Local police commend chief’s dedication to job
EAST FREEDOM – Black bands covered two Freedom Township patrolmen’s badges Monday as county officers gathered for a meeting at the township building. From a nearby wall, a photo of Chief John W. Reilly Sr. looked down on his men.
Reilly – Freedom Township’s first and only police chief, who built the department from scratch – died Friday after a long bout with cancer. He was 65.
“Before I came, hell, he was doing everything. I don’t know how he did it,” said Assistant Chief Terry Dellinger, who handled much of the department’s day-to-day field work after an ailing Reilly partially retired in 2011. “He was basically on 24 hours.”
Reilly headed the department from its first day in June 1997, when Freedom Township split from Greenfield Township’s police coverage.
In the 16 years since, the Freedom Township Police Department has grown from Reilly – alone in a 1997 Dodge Intrepid – to three full-time officers, three part-time officers and three patrol cars.
It’s among the best-equipped departments in the area, Township Supervisor Ed Bender said.
But in those early days, Bender said, Reilly worked 80-hour weeks and handled every call that came in.
“We got complaints. They said, ‘Why wasn’t he on at midnight?’ I said, it’s one guy – he can’t do 24-hour shifts,” Bender recalled.
Nevertheless, Reilly soon insisted that he carry a pager, so he could be available all night from home.
A Vietnam War veteran, Reilly worked for a decade at several Blair County departments before taking the job in Freedom Township. Officers who worked with him laughed at his gruff, no-nonsense attitude, cultivated during years in the Marine Corps.
“He didn’t hold back on any of his feelings,” said Martinsburg Police Chief Kerry Hoover, who trained under Reilly when the veteran officer worked in the borough. “He told you all he thought.”
Even as the department grew and Reilly’s declining health kept him from the beat, he found ways to sneak back into service, fellow officers said.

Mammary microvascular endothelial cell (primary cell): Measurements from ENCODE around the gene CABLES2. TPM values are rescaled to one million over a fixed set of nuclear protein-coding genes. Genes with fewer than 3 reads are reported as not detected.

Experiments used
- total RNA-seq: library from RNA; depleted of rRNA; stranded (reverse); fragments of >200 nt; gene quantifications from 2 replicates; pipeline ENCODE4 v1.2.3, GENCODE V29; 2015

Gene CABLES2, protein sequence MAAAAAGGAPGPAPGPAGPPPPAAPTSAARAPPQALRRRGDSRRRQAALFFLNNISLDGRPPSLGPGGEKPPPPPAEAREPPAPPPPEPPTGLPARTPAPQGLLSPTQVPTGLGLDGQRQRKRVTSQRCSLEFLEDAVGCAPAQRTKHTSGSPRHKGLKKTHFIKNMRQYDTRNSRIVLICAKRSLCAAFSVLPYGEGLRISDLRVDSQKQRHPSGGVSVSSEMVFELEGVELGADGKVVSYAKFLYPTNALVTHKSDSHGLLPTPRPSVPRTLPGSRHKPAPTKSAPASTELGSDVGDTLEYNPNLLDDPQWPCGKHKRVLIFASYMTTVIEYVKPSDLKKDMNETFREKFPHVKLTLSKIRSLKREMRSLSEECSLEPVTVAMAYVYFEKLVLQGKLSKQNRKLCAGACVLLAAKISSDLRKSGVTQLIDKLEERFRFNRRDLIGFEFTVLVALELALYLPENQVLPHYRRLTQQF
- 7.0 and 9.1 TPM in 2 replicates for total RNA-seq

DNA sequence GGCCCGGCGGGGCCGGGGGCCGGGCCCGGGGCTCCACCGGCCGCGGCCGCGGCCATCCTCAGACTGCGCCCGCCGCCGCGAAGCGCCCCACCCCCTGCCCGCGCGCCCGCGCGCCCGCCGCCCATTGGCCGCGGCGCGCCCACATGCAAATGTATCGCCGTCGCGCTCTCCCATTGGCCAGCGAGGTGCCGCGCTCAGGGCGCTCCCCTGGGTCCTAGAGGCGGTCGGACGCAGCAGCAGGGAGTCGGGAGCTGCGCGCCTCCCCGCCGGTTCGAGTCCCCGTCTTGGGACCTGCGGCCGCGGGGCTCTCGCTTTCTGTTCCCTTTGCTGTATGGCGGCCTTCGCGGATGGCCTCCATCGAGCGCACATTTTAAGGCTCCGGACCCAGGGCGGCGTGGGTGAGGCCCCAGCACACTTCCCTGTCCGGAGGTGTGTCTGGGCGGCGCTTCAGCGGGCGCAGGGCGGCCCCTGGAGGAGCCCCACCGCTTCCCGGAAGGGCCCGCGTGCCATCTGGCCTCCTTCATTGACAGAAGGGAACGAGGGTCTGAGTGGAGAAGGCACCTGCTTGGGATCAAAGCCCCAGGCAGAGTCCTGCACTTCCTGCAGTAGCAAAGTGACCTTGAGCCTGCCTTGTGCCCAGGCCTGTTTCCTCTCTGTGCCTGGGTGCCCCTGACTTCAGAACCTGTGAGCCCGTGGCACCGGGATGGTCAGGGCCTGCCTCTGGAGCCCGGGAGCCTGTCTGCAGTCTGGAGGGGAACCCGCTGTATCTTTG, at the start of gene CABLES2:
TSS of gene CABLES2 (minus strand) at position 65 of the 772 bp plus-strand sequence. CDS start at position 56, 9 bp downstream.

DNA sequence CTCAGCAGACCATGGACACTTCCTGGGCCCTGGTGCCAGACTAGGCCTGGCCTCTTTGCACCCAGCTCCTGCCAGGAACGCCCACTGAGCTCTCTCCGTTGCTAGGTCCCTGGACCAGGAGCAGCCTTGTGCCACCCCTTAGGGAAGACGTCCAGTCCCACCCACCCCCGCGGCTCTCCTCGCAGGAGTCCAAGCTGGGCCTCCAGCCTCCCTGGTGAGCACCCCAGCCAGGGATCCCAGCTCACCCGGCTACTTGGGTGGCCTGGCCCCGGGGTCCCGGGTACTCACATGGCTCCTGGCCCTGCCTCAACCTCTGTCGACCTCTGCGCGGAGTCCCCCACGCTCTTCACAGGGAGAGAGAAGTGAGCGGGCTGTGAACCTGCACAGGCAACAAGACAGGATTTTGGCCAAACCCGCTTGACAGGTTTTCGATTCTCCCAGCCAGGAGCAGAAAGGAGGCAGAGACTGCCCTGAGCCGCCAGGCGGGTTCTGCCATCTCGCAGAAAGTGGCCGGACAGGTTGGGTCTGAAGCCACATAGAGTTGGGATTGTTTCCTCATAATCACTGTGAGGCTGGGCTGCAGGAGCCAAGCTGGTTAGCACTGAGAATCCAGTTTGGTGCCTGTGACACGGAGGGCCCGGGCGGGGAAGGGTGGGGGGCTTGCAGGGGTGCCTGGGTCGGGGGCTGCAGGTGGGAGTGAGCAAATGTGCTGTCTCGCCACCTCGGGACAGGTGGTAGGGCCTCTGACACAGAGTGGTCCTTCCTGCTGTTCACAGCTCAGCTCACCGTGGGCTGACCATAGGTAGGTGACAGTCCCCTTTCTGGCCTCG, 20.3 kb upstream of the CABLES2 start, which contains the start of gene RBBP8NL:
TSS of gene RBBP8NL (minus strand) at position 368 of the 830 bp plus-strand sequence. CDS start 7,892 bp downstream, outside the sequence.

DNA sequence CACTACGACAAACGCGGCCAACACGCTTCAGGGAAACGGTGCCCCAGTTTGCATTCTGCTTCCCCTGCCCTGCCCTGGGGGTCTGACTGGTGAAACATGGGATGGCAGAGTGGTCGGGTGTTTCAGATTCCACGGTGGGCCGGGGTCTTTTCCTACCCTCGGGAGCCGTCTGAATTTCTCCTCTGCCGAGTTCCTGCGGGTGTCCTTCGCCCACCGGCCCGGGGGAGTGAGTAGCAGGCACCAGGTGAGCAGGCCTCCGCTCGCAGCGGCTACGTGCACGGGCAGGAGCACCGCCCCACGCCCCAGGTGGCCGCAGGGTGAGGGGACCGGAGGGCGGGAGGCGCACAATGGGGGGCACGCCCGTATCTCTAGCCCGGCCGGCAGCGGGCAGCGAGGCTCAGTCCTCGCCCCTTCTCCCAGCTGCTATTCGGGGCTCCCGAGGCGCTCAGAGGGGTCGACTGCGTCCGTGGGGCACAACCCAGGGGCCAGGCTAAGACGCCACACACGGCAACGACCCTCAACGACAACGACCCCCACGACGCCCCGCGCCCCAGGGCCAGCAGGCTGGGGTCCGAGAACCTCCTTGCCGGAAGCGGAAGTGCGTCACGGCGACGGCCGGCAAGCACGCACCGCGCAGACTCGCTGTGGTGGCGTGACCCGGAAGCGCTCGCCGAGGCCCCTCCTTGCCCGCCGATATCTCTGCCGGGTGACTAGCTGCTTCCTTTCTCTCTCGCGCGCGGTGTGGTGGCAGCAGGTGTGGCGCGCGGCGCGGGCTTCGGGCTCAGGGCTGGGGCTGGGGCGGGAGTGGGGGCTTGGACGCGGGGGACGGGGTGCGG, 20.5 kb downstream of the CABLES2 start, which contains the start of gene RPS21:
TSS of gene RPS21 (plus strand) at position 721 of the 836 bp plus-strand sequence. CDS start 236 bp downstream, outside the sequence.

“The supervisors were trying to keep him away for his health. … When there was an open shift, he would lie to us and say it was covered. Well, he was covering it,” Dellinger said. Reilly would show up in a flannel shirt and blue jeans, sometimes not bothering to take his gun.
On days off in winter, he’d drive a plow truck through the township – at least once making an unplanned drug arrest from the truck, Dellinger recalled.
“Everybody knew John. Even the people he arrested still respected John,” Freedom Township Patrolman David Flaig said.
Reilly is survived by his wife, two daughters, three sons and four grandchildren. At least two of his sons followed their father’s path and joined the military, fellow officers said.
Friends are scheduled to be received from 1 to 3 p.m. and 5 to 7 p.m. today at Sorge Funeral Home in Hollidaysburg. A Masonic service is set for 7 tonight, and a funeral service is planned for 11 a.m. Thursday at Puzzletown Road Bible Church.
Police from surrounding departments plan to join in an honor guard, officers said Monday. In addition to his work in Freedom Township and Martinsburg, Reilly served for years in Roaring Spring and Greenfield Township.
“No one’s going to be able to fill the shoes of John Reilly,” Bender said Monday. “That man lived [for] this police department.”